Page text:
The Federal Reserve's policy-makers voted yesterday to leave short-term interest rates unchanged, and the Fed suggested that it did not expect to alter that stance for some time.
In a statement, the Fed said its Open-Market Committee voted unanimously to leave the benchmark federal funds rate on overnight loans between banks at 1.75 percent, the lowest in more than four decades.
The central bank's decision was expected because of concerns about the strength of the economic recovery.
Reaction to the news in financial markets was muted. The Dow Jones industrial average closed the day with a gain of 28.51 points, at 9,836.51, and the Nasdaq composite index slipped 4.66 to 1,573.82. Bond prices were little changed in the credit markets.
The Fed acted against a backdrop of ambiguous economic data.
On the one hand, growth in the first quarter was a robust 5.8 percent, the clearest sign yet that the recession is over. But much of that increase was attributable to a sharp slowdown in inventory liquidation from the fourth quarter and to home construction, which because of record warmth during the winter was very strong. It is unlikely that either sector of the economy will continue to be as significant a contributor to growth.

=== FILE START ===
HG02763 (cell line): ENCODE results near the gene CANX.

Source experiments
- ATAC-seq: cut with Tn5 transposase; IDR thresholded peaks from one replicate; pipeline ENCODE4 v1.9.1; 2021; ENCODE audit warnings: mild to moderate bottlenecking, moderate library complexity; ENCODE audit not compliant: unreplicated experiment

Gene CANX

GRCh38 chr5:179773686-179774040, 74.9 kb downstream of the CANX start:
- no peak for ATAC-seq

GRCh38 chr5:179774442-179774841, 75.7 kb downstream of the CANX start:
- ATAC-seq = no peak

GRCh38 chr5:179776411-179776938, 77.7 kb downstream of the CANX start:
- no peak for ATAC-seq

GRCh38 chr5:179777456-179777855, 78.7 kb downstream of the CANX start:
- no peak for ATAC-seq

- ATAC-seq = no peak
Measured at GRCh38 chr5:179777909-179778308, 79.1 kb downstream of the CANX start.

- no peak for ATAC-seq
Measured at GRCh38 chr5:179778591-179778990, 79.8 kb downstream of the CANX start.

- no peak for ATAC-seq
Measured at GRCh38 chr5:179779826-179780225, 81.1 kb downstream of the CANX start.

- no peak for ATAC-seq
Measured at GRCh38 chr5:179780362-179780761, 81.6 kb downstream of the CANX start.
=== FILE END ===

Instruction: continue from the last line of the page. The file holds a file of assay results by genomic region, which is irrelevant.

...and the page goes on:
In its statement, the Federal Open Market Committee noted that "economic activity has been receiving considerable upward impetus from a marked swing in inventory investment."
As a consequence, most economic forecasters expect the pace of the recovery to moderate in the current quarter.
Reflecting the nascent recovery, Alan Greenspan, the Fed's chairman, told Congress last month that the central bank was unlikely to alter its monetary policy position until it saw that the economy was on a "sustained" growth path. At that time, Greenspan suggested that it would be some months before those signs were likely to emerge.
The Fed noted yesterday that "the degree of the strengthening in final demand in coming quarters, an essential element in sustained economic expansion, is still uncertain." Some analysts have argued that the Fed might not need to raise interest rates even after the economy gains more stable footing, because inflationary pressures appear to be virtually nonexistent.
In the eyes of those who advocate that position, yesterday's report on productivity, which showed that output per worker rose at its highest rate in nearly 20 years during the first quarter, underscores that argument.
The Fed said the risks of sustainable economic growth and maintaining price stability are balanced "for the foreseeable future." That suggests that its current neutral stance on monetary policy will continue for some time.
The Fed cut short-term rates 11 times last year to deal with a weakening economy and the economic fallout from the terrorist attacks of Sept. 11.